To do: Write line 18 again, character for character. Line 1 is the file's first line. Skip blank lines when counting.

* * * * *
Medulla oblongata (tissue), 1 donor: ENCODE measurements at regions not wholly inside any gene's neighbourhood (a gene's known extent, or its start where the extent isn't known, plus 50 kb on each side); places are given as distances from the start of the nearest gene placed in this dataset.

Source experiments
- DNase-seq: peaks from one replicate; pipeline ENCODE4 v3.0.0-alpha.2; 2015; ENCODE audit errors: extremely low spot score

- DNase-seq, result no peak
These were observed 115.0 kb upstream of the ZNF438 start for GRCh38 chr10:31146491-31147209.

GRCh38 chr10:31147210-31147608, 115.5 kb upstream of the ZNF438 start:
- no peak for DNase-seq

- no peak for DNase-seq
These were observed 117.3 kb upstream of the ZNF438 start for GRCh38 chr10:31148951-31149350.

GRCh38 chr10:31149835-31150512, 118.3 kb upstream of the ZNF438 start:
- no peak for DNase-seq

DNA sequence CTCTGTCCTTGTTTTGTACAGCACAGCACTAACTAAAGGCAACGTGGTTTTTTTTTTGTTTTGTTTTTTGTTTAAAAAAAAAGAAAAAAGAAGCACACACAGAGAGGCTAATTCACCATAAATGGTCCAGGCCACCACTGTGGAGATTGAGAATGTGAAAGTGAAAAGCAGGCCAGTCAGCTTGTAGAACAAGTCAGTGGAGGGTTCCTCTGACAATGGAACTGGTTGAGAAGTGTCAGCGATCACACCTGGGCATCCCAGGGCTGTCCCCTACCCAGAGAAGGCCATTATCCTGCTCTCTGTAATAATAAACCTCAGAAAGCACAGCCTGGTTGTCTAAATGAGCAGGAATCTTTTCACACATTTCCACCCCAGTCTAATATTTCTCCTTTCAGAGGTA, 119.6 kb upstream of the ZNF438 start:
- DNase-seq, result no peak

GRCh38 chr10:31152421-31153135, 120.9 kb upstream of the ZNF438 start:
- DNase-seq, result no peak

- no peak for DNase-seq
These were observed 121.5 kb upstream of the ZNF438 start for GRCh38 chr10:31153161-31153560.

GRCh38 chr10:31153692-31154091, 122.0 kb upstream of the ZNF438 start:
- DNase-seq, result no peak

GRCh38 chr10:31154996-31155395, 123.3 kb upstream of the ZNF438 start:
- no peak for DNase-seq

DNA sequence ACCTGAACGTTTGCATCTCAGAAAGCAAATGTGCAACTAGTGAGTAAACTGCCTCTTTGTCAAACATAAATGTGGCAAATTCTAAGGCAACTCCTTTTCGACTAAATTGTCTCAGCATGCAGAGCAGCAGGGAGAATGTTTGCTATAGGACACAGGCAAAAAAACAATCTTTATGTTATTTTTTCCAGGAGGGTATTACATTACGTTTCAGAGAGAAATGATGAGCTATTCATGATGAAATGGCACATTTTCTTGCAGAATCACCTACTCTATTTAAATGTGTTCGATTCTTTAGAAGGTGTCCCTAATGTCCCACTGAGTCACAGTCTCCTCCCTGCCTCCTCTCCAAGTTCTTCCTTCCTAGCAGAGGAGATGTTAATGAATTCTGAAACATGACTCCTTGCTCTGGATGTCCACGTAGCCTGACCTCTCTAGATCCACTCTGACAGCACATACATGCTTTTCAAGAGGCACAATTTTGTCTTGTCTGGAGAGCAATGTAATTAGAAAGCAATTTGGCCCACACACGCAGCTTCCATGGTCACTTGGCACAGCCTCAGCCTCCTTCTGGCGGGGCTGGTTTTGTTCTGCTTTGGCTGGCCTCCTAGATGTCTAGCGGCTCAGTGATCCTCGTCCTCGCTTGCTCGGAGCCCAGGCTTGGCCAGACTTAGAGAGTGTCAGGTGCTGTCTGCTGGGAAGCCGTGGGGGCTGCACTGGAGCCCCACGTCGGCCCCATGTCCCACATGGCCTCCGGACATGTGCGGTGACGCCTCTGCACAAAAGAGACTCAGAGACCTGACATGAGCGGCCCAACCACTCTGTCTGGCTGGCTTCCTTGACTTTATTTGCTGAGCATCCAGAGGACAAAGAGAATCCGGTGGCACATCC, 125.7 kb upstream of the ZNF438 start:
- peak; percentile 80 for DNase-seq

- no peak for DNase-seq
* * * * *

GRCh38 chr10:31153692-31154091, 122.0 kb upstream of the ZNF438 start: